2:

The major difference is due to an automatic network contraction algorithm in the node toolbox. As opposed to always multiplying two (i)tensors from left to right, the node arithmetic has extended rules for multiplications of arbitrarily, possible nested expressions.

For example, again formulated as kind of pseudo-code in your syntax, the code

auto i = Index(2,"i");
auto j = Index(2,"j");
auto k = Index(2,"k");

auto v = randomITensor(i);
auto w = randomITensor(i);
auto u = randomITensor(i);

PrintData( *({v,w,u}) );

would return the same as the currently valid code line

PrintData( v*(w*delta(i,j))*(u*delta(i,k))*delta(i,j,k) );

In plain Einstein notation, we want to calculate the term @@vi wi ui := \sum\i vi wi u_i@@. In this and any more complex situation, the toolbox calculates an either heuristic or (if not too complex) optimal contraction order, remembers it under a specific hash code and will recall it for analogous problems.

The * function is in the node toolbox written such that for any nested expression (that may involve more than two levels)

*( { {A11,A12,...}, {A21,A22,...}, ... } )

the toolbox outputs the exactly same tensor as

*( { *({A11,A12,...}), *({A21,A22,...}), ... })

but utilizes another contraction order based on the overall resulting network. This involves an automatized renaming procedure of indices (essentially like priming) and an efficient implementation of partial Hadamard products. You can use this for example to calculate the scalar product between two copies of the same MPS object (or any other format) as single command (avoiding exponential complexity)

*( {MPS(1),MPS(2), ...}, {MPS(1),MPS(2), ...} )

or in that sence just

*( MPS, MPS )

if MPS is a(n in Matlab so called) cell object.

I am not suprised that several parts of the above arithmetic have not been implemented since you most likely had no interest in it within the framework of computational quantum physics. So don't take this as a critique or demand. For other problems, it just proved very convenient at least to me.

So I essentially wanted to give you a notice on some functionalities we are possibly (likely) going to implement (non invasive), as you may find it interesting. We on our side would be interested to get some feedback on how interesting these functionalities may be within your community.

commented by (6.1k points)
edited by
This is a very interesting post and it is great to hear about interest in ITensor for other applications besides physics. I would like to read this through more carefully to understand what functionality you are interested in, but just wanted to comment quickly that making an ITensor with repeated indices (ITensor(i,i)) is considered an error right now, and it should be caught when running ITensor code in debug mode (if it is not, please let us know).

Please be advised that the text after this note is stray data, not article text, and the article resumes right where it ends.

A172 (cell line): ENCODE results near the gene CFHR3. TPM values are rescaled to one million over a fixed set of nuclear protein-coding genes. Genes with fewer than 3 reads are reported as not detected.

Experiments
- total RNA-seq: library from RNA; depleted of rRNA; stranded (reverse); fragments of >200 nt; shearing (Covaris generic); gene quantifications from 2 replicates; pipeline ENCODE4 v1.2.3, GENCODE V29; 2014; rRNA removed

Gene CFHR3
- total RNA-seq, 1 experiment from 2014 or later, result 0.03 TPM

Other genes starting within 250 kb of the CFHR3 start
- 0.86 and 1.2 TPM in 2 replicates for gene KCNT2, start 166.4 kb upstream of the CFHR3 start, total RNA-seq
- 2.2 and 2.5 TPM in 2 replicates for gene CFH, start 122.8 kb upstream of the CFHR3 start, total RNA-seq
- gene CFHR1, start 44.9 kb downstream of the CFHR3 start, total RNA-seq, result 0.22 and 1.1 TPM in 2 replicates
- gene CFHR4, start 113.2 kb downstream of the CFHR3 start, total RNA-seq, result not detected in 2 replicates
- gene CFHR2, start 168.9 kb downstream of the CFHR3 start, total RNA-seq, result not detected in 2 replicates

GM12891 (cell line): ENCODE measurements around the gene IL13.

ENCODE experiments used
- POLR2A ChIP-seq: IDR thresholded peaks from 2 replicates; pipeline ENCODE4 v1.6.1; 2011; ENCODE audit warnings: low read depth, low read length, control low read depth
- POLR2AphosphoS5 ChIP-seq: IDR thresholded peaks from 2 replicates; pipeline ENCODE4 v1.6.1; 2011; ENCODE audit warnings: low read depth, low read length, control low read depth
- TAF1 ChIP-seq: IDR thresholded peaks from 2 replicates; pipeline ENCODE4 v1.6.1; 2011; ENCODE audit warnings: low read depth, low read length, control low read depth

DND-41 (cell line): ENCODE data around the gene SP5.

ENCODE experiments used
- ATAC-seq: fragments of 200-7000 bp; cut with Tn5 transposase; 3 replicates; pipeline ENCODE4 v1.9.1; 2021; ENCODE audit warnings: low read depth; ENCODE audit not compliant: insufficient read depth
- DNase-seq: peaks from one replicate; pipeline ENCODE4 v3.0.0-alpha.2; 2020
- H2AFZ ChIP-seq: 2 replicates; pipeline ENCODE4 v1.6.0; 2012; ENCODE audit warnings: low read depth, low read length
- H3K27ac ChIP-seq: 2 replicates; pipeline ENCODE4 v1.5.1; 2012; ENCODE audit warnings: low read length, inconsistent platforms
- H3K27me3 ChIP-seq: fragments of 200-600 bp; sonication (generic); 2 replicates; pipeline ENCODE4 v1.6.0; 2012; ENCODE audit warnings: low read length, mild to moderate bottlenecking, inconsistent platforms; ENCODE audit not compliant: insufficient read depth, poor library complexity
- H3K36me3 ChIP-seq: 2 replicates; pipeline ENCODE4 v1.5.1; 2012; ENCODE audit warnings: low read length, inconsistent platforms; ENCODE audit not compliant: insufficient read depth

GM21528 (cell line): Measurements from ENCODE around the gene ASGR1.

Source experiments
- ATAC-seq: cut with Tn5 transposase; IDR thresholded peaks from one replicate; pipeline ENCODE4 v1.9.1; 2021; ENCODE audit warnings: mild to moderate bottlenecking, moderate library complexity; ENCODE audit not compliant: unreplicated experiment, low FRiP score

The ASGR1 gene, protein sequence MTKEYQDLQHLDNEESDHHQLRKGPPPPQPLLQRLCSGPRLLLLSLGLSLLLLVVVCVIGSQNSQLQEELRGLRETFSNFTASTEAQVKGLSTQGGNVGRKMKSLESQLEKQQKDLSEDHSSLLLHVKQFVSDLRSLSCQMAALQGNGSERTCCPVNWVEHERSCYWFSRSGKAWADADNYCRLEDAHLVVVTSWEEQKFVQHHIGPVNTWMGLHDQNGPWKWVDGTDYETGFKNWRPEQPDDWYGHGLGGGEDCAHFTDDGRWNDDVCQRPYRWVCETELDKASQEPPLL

commented by (210 points)
edited by
Just to reply on the errors. Indeed, the debug version throws the expected errors. I can change the text above accordingly, but that might cause confusion right now I guess.

Thanks for the hint. Maybe consider to add a short note in the documentation that the non-debug version will not throw any input errors (which makes sense though, my bad), and that indeed duplicate indices are not valid code.

1 Answer

0 votes
answered by (36.6k points)

Hi Sebastian,
Thanks for sharing about your plans. Yes, it is indeed an error to put two copies of exactly the same Index on an ITensor, due to the fact that it would lead to an ambiguity when using the star operation to contract. (It does make me think of a possibly interesting future idea where we do allow it, but then enforce the tensor elements must remain symmetry under exchange of identical indices...)

That is great you are planning to implement heuristics for optimal contraction order. That is something we definitely want to add too, we are just thinking of the best place to handle it, whether automatically / internally, or by calling a certain function.

We are actually very interested in having ITensor become more useful for general applied math applications beyond quantum physics. But since applied math topics are quite diverse, we cannot always anticipate what functionality will be needed. So I think we will continue implementing ones we know about (automatic differentiation; point-wise non-linearities; Khatri-Rao product; slicing would be four off-hand examples of things we don't have but would like to) and also rely very much on feedback from users about additional features they need.

So please do share with us any ideas you have about making ITensor better. And we do have lots of features coming in the future but it will take a bit of time since we are doing an entire port to the Julia language currently (though almost done!).

Miles